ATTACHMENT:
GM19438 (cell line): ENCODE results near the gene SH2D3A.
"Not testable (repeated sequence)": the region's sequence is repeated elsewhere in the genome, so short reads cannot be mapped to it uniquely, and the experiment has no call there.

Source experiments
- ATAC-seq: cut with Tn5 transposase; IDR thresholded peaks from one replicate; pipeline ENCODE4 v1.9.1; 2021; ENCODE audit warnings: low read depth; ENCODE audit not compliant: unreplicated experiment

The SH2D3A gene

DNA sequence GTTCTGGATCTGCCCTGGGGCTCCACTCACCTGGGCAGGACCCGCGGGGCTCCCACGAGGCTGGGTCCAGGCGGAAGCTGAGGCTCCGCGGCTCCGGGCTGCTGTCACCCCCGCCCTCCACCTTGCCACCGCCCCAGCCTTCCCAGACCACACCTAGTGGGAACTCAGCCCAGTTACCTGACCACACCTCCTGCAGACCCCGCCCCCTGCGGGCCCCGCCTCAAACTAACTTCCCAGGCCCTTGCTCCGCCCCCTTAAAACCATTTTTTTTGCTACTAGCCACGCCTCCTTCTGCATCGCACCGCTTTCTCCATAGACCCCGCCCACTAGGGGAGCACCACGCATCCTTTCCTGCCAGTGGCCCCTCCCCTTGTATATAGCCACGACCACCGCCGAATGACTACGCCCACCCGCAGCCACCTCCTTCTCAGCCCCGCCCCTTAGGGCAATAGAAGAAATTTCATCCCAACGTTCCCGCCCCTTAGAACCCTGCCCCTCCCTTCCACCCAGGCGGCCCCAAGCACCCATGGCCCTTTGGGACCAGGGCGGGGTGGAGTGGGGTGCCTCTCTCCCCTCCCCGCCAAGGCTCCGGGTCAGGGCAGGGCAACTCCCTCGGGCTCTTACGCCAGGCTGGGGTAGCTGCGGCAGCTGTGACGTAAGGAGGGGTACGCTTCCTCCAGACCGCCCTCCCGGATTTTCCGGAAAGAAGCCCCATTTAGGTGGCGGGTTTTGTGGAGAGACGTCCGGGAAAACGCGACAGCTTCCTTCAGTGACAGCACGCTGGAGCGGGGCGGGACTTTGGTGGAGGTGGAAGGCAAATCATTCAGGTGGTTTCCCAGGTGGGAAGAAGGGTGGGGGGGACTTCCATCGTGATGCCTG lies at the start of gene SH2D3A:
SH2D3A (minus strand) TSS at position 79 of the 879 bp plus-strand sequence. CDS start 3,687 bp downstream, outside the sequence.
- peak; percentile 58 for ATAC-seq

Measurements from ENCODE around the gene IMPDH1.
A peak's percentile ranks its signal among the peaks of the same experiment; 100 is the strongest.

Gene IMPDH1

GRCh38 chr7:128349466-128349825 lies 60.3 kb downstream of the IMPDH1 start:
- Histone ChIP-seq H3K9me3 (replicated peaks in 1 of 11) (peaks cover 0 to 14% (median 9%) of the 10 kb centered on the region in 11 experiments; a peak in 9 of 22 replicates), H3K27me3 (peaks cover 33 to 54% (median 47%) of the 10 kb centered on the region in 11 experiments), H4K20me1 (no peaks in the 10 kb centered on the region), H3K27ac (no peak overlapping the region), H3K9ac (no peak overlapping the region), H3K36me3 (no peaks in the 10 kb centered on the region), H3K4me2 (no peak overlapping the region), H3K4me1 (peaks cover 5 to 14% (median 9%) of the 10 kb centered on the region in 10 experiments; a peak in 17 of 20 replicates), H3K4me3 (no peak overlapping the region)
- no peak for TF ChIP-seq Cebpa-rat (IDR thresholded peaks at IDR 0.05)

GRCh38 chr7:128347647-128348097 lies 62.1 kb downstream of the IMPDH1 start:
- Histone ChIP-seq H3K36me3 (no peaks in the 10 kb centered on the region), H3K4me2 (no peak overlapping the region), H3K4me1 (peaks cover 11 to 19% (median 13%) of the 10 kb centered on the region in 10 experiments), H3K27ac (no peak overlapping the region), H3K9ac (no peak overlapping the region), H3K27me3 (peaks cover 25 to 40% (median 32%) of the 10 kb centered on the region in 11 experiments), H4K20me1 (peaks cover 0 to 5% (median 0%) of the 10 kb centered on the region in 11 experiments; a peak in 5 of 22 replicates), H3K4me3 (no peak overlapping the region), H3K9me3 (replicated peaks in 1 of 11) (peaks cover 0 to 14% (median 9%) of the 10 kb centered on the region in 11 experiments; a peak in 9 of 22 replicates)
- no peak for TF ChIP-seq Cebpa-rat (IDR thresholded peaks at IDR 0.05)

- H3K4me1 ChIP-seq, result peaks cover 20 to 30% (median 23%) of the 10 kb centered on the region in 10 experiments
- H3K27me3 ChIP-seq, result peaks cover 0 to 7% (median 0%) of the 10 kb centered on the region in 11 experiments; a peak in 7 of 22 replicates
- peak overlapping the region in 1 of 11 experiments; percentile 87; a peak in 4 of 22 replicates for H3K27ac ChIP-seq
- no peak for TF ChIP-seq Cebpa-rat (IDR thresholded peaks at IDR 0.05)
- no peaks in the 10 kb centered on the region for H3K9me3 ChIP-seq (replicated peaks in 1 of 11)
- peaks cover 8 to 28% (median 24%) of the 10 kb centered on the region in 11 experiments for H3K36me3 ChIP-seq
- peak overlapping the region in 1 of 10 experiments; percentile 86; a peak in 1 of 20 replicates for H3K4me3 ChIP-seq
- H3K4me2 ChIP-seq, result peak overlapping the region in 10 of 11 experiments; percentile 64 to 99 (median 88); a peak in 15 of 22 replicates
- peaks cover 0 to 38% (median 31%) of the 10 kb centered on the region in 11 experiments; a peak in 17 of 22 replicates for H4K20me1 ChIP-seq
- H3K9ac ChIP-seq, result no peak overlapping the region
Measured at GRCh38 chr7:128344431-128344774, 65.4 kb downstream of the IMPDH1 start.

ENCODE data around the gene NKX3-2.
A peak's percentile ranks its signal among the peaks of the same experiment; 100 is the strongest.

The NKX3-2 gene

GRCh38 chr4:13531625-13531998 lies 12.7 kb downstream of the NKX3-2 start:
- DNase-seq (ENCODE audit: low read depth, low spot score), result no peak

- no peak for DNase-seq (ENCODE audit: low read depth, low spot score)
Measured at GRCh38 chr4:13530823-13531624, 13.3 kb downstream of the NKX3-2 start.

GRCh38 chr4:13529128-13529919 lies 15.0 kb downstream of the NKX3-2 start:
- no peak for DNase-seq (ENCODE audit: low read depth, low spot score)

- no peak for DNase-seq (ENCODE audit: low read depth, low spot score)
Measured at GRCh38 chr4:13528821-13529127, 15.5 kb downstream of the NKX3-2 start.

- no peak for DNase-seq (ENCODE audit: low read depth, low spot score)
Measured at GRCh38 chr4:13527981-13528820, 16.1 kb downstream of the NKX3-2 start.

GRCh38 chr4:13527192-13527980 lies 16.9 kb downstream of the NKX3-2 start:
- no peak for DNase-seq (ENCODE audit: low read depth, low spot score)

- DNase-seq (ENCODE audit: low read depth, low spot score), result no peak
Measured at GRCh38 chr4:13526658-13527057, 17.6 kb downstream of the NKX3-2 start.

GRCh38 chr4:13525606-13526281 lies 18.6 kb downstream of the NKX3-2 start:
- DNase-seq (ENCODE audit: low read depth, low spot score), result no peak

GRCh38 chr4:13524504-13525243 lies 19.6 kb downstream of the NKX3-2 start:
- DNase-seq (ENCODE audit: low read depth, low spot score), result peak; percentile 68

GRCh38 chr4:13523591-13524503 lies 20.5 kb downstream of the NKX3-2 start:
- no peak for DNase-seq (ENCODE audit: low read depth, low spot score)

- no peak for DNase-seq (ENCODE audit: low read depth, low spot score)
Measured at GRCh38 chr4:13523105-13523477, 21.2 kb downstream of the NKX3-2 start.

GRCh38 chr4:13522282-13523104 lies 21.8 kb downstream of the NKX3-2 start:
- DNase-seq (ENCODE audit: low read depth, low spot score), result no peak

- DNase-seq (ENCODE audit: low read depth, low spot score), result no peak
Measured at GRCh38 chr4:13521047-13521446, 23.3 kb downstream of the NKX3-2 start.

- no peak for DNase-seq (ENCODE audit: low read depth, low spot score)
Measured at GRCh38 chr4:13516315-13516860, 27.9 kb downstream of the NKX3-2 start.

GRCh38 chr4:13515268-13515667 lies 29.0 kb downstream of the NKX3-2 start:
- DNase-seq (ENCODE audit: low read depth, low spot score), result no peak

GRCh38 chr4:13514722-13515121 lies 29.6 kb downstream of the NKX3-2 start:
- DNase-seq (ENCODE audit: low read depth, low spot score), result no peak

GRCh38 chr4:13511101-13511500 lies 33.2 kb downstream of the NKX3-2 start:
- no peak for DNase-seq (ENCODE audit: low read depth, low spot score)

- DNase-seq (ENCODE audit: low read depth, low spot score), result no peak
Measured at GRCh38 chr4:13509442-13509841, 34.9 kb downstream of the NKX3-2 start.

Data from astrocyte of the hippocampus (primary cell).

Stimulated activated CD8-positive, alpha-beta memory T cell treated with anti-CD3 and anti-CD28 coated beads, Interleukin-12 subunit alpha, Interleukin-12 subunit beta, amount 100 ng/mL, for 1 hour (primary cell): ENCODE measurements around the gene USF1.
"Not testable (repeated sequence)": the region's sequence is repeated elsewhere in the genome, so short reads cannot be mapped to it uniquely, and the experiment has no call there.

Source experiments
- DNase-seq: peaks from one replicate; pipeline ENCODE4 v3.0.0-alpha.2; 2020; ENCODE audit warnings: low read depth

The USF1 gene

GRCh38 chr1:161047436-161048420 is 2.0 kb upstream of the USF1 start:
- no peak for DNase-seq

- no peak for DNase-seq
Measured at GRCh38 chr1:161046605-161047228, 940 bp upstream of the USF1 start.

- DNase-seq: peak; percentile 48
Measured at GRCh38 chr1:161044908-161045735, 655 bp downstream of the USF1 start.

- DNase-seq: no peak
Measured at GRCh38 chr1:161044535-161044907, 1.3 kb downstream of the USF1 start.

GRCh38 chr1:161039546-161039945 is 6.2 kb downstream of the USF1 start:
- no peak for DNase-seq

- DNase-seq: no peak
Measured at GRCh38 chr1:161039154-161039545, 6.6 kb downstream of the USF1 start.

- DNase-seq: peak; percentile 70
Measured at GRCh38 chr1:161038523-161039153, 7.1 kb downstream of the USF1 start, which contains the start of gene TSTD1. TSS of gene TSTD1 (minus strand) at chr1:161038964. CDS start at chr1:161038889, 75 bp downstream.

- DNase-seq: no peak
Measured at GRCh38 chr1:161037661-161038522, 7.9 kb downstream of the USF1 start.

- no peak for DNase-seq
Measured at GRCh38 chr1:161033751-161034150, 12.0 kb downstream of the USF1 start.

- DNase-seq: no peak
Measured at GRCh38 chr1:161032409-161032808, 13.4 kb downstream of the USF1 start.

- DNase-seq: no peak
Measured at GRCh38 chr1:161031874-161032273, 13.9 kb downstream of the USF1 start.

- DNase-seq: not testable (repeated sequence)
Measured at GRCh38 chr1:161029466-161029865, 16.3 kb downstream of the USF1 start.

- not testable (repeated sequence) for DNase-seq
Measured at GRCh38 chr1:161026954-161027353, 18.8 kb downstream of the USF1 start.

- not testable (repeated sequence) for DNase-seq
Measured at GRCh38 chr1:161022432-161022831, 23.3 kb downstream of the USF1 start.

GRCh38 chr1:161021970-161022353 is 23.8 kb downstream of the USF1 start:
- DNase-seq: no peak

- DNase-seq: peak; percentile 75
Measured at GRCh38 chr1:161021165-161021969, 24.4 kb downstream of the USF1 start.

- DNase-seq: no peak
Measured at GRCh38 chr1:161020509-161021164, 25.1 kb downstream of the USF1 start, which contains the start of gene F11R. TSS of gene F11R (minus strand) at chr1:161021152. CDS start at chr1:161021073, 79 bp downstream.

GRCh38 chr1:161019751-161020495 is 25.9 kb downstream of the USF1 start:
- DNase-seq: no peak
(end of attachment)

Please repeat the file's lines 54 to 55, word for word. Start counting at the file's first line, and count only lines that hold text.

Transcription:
GRCh38 chr4:13522282-13523104 lies 21.8 kb downstream of the NKX3-2 start:
- DNase-seq (ENCODE audit: low read depth, low spot score), result no peak